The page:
Inefficient clearance of dying cells in patients with SLE: anti-dsDNA autoantibodies, MFG-E8, HMGB-1 and other players
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- Kruse, K., Janko, C., Urbonaviciute, V. et al. Apoptosis (2010) 15: 1098. doi:10.1007/s10495-010-0478-8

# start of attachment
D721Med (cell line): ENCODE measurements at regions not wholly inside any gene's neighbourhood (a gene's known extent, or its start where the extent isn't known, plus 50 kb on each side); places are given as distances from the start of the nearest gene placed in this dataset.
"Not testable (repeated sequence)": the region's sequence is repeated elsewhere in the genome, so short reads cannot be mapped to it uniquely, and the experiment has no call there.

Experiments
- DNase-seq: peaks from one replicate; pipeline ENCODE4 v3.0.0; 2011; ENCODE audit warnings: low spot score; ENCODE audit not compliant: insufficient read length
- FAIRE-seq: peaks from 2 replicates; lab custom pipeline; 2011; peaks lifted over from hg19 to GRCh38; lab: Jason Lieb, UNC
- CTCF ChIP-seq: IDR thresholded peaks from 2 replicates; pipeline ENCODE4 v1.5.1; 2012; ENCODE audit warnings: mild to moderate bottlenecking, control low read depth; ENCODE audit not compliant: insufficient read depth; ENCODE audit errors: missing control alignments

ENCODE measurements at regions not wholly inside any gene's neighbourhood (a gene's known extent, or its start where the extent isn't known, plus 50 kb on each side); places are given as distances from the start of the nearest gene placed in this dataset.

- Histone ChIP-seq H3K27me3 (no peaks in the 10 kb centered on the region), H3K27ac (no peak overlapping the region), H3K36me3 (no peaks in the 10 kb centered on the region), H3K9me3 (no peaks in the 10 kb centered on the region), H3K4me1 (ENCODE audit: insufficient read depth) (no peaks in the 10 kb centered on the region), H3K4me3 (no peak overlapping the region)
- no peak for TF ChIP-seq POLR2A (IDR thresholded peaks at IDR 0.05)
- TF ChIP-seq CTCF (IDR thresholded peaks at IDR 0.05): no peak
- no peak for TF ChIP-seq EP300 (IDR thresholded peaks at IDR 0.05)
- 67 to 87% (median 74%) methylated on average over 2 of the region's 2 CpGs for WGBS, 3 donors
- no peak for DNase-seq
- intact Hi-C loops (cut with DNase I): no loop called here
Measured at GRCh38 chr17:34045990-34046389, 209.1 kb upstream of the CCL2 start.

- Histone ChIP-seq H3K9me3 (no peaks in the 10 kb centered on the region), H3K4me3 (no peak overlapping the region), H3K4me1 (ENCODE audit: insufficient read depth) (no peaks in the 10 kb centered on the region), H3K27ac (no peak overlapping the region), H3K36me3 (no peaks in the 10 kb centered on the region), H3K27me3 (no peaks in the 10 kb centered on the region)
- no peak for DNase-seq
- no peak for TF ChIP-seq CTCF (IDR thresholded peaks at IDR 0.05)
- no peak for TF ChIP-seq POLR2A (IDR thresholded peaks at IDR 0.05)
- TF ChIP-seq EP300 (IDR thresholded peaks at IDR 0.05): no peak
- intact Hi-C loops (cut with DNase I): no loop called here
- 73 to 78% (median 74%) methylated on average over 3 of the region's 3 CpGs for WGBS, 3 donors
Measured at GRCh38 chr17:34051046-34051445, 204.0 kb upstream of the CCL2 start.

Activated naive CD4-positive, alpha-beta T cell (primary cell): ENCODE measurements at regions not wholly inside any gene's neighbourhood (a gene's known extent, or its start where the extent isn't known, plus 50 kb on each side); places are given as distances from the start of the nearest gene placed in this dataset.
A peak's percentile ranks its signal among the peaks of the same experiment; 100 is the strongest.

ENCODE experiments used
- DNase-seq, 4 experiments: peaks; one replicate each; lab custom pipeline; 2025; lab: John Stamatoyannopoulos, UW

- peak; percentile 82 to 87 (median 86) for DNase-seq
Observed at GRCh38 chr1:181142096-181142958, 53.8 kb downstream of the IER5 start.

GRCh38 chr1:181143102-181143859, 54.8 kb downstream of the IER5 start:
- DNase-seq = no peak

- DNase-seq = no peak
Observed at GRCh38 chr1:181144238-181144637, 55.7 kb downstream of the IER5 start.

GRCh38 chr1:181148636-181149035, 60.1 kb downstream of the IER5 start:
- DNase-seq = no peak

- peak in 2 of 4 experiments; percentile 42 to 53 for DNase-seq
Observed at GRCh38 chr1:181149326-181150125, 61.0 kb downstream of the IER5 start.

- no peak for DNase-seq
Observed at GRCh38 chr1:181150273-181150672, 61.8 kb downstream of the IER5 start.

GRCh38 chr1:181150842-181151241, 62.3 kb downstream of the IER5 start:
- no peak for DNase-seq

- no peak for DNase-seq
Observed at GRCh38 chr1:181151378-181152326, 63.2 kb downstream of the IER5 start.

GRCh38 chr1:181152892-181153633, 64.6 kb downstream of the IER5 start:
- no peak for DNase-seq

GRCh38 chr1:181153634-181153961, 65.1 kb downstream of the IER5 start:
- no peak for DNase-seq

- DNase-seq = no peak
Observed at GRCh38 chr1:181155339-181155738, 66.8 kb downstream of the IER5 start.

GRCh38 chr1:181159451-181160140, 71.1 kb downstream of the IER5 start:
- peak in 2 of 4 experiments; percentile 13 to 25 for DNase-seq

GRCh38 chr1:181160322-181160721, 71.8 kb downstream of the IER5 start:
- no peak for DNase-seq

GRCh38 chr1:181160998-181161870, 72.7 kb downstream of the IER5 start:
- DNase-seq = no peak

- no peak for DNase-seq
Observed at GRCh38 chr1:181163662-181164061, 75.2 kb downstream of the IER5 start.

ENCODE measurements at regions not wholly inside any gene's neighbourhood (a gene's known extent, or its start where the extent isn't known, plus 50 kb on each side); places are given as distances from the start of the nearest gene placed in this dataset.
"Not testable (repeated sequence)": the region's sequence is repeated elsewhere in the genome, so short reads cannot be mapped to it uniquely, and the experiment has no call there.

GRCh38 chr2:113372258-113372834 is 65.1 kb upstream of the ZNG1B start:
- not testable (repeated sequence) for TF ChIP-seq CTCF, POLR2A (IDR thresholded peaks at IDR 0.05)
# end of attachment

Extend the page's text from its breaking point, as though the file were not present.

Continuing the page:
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Systemic lupus erythematosus (SLE) is a complex disease resulting from inflammatory responses of the immune system against several autoantigens. Inflammation is conditioned by the continuous presence of autoantibodies and leaked autoantigens, e.g. from not properly cleared dying and dead cells. Various soluble molecules and biophysical properties of the surface of apoptotic cells play significant roles in the appropriate recognition and further processing of dying and dead cells. We exemplarily discuss how Milk fat globule epidermal growth factor 8 (MFG-E8), biophysical membrane alterations, High mobility group box 1 (HMGB1), C-reactive protein (CRP), and anti-nuclear autoantibodies may contribute to the etiopathogenesis of the disease. Up to date knowledge about these key elements may provide new insights that lead to the development of new treatment strategies of the disease.